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Chronic hepatitis C virus infection in children and adolescents: Epidemiology, natural history, and assessment of the safety and efficacy of combination therapy

Authors Giuseppe Indolfi, Elisa Bartolini, Davide Casavola, et al

Published 5 October 2010 Volume 2010:1 Pages 115—128

DOI https://doi.org/10.2147/AHMT.S6750

Review by Single-blind

Peer reviewer comments 3

Giuseppe Indolfi, Elisa Bartolini, Davide Casavola, Massimo Resti
Department of Sciences for Women and Child’s Health, Liver and Pediatric Unit, Anna Meyer Children’s Hospital, University of Florence, Florence, Italy

Abstract: Hepatitis C virus (HCV) is the most common cause of chronic liver disease of infectious etiology in children. Most of the children infected with HCV are asymptomatic, and only a few of them develop signs and symptoms of end-stage liver disease early in life. It is not possible to predict either in which patients HCV infection will have a bad outcome or the critical time in early adulthood when disease progression will accelerate. The experiences with therapy in children with chronic hepatitis C are based on earlier and continuing data from adult trials. The currently recommended treatment for chronic HCV infection in adults is the combination of peginterferon-a and ribavirin. The choice of this regimen is based on the results of randomized clinical trials that demonstrated the superiority of this combination treatment over standard interferon-a and ribavirin. Recently, results of pivotal, multicenter, interventional open-label studies on combined treatment with peginterferon-a and ribavirin in children have been published, and the US Food and Drug Administration and the European Medicines Agency have approved the combination therapy in those older than 3 years. The aim of this review is to evaluate critically the available data regarding the safety and efficacy of combination treatment with peginterferon-a and ribavirin in children.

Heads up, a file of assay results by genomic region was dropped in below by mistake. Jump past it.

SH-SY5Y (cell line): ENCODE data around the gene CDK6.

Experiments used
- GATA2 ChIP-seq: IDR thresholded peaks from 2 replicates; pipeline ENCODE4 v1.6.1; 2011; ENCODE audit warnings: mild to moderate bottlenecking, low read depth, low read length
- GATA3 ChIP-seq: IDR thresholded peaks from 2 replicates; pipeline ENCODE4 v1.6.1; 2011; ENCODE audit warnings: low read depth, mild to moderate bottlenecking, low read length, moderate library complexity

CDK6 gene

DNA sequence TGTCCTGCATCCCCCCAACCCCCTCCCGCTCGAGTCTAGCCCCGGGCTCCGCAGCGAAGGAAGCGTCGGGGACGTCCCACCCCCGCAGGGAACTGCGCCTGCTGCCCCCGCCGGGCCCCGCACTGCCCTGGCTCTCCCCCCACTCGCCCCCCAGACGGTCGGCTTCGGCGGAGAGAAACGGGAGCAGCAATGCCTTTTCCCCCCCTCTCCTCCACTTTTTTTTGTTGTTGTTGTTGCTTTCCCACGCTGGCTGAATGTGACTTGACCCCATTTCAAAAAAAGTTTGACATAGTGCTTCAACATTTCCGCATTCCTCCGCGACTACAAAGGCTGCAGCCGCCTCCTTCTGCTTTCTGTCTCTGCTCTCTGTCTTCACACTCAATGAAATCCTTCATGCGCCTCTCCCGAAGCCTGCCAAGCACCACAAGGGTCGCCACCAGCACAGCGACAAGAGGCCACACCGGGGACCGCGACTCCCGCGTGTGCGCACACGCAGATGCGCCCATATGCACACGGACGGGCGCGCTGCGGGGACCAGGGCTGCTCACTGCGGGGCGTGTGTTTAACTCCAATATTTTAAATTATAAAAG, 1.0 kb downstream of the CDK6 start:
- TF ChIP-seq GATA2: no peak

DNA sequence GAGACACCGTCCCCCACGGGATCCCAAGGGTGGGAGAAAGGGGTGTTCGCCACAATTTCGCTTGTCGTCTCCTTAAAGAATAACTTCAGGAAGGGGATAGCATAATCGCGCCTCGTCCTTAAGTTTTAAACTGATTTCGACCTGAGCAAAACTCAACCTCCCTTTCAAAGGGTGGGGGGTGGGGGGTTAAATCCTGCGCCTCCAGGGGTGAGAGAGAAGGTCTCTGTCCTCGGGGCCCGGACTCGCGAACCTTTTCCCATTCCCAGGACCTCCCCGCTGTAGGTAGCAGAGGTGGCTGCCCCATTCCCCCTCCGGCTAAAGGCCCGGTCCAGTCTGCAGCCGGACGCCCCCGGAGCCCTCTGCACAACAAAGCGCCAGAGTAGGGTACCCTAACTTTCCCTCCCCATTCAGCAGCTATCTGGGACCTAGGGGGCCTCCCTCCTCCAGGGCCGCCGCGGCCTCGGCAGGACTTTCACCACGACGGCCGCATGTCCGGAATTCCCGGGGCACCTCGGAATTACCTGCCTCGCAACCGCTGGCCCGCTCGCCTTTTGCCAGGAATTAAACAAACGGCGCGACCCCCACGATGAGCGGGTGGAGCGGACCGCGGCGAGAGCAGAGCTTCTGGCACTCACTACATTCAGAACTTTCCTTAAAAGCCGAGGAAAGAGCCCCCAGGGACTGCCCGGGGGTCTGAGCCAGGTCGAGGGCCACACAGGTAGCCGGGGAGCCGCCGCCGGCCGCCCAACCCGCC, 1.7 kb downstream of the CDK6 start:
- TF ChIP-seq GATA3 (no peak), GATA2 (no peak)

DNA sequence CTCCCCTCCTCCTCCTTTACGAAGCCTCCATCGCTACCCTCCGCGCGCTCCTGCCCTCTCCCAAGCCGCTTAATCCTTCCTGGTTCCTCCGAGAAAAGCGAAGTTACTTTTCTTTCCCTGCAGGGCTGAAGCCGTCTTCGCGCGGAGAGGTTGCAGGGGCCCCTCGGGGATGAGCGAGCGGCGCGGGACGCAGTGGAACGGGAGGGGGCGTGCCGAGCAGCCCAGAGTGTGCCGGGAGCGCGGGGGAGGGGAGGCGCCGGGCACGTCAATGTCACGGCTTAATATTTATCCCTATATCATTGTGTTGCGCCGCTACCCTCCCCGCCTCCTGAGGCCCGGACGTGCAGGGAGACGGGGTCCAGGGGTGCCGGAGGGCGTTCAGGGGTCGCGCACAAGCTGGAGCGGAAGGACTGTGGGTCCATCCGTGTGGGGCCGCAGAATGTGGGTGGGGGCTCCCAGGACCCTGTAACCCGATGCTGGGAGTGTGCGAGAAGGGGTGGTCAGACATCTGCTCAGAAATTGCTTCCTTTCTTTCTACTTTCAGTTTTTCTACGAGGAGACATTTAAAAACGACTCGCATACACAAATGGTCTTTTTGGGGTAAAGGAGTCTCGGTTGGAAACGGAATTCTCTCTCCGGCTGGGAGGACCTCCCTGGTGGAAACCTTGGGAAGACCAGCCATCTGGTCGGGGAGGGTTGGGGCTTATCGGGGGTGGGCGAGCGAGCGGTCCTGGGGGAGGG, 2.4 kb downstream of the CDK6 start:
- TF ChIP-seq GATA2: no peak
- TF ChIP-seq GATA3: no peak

Keywords: treatment, peginterferon, ribavirin, adverse events, sustained viral response

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